Maine rivals Marcus Davis, Ryan Sanders to face off on Feb. 8 mixed martial arts card

Posted Dec. 09, 2013, at 4:59 p.m.
Marcus Davis addresses the crowd during the Maine Event on Saturday, April 30, 2011, at the Stevens Avenue Armory in Portland, Maine.
Marcus Davis addresses the crowd during the Maine Event on Saturday, April 30, 2011, at the Stevens Avenue Armory in Portland, Maine.
Anthony Kaponis  (left) drives Ryan Sanders  to the mat during the Maine Event on Saturday, April 30, 2011, at the Stevens Avenue Armory in Portland, Maine.
Robert F. Bukaty
Anthony Kaponis (left) drives Ryan Sanders to the mat during the Maine Event on Saturday, April 30, 2011, at the Stevens Avenue Armory in Portland, Maine.

The start of the new year in Maine’s mixed martial arts scene just got a bit more interesting with Monday’s announcement that Bangor’s Marcus “The Irish Hand Grenade” Davis will take on Brewer’s “The” Ryan Sanders in a welterweight bout on Saturday, Feb. 8.

The battle between the two Eastern Maine rivals will take place as part of NEF XII, a show being hosted by the New England Fights promotion at the Androscoggin Bank Colisee in Lewiston.

“For followers of Maine mixed martial arts, there’s no bigger bout that we could make right now,” said NEF co-owner and promoter Nick DiSalvo. “This matchup is a nuclear bomb.”

Davis, the former Ultimate Fighting Championship contender with a 22-10 professional record, is coming off a first-round loss to Alexander “Tiger” Sarnavskiy on Sept. 27 as part of the Bellator MMA lightweight tournament.

Sanders, 5-4, returned from a knee injury that sidelined him earlier this year with a second-round victory via armbar over Rashaun Spencer at NEF X in Lewiston on Sept. 21.

The bout figures to feature plenty of emotion given the sometimes stormy history between the combatants, beginning in 2006 when Sanders began training at Davis’ Team Irish MMA Fitness Academy in Brewer.

While training under Davis, Sanders also was working with a former training partner of Davis’, Chris Young, at nearby Young’s MMA. But after nearly five years of working with both schools Sanders moved fully to Young’s MMA in 2011, sparking what has been a continuing rift between the state’s two biggest MMA gyms.

The relationship grew more heated in September 2012 when Sanders fought for the Maine MMA welterweight championship at NEF VI against Brazilian Gil de Freitas — with Davis working in de Freitas’ corner.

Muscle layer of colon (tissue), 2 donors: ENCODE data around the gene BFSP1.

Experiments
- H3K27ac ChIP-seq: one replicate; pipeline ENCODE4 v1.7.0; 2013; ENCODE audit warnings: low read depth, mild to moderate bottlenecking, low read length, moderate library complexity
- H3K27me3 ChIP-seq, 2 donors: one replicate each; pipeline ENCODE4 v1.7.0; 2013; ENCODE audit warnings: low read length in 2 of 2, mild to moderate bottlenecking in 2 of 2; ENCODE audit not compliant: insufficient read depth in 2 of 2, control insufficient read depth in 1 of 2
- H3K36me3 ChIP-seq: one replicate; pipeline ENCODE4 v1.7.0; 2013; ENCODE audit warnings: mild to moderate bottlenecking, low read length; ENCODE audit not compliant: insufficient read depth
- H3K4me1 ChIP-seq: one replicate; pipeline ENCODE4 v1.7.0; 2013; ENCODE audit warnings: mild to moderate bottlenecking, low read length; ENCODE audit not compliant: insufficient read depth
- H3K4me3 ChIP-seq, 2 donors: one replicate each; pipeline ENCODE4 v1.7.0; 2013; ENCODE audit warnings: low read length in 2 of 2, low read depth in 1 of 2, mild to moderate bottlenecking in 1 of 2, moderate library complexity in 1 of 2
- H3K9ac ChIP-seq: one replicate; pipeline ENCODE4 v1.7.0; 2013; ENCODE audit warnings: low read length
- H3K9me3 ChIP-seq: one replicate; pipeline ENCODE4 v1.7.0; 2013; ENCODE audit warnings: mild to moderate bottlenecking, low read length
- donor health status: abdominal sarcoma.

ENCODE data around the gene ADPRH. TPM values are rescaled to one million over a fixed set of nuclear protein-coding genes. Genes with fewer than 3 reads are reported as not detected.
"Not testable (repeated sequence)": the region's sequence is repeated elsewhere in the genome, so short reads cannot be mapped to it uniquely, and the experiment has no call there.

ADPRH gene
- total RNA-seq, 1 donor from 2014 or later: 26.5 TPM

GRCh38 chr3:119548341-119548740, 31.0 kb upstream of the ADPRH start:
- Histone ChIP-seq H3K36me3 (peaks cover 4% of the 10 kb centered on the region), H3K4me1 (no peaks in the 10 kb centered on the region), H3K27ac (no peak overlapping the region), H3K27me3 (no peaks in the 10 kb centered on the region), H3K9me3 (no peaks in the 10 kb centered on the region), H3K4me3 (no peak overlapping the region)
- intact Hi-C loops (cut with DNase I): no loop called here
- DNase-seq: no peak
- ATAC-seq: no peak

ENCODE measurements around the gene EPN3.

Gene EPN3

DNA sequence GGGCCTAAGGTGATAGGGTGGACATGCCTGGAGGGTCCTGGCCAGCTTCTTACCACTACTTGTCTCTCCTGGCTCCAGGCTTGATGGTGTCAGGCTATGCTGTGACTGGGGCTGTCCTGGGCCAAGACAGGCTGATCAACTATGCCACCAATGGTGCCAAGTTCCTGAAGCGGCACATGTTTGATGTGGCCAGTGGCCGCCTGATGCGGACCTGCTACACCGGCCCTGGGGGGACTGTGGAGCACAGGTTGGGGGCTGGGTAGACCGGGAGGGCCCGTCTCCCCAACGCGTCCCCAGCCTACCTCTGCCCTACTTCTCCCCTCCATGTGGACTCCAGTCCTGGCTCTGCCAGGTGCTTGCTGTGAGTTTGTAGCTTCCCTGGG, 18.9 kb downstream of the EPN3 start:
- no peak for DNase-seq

De Freitas won a unanimous decision, and after the judges’ scorecards were read members of the two corners sparred verbally until being escorted out of the cage under the watchful eye of representatives from the Maine Combat Sports Authority.

“Normally you take fights that you have no emotional connection and nothing at stake other than a win or a loss,” said the 40-year-old Davis. “In this case, it’s a classic student versus former instructor … [and] also competing against our main competition in our area.

“I have the most at stake here. Sanders is supposed to lose. I’m a 22-year professional fight vet with 15 appearances in the UFC. I own my gym; he is just another student at Young’s. This fight affects not only my pride, but my business. I can’t just ‘get the win’ against Sanders. I have to knock him out or submit him quickly.”

The 29-year-old Sanders sees this bout as an opportunity to regain some of the momentum he had early in his professional MMA career when he won his first three bouts and four of his first five fights.

“Fighting Marcus is the biggest opportunity of my fighting career and I will not let it slip through my hands,” he said. “You will see the best Ryan Sanders that anyone has ever seen come February 8. It’s an honor to fight him and it’s my time.”

NEF officials are hopeful the bout will help get the promotion’s third year of staging MMA bouts in Maine off to an explosive start.

“Marcus Davis made the decision over two decades ago to devote his life to competing and teaching martial arts,” said NEF co-owner and matchmaker Matt Peterson. “He is a fighter in every facet of his lifestyle and literally gave young, upcoming mixed martial artists their start — including Ryan Sanders himself.

“Marcus’ legacy is solidified and now we get to witness whether Ryan is the next breed of Maine fighter with the potential to make it big and go on to a long, storied career in combat sports.”

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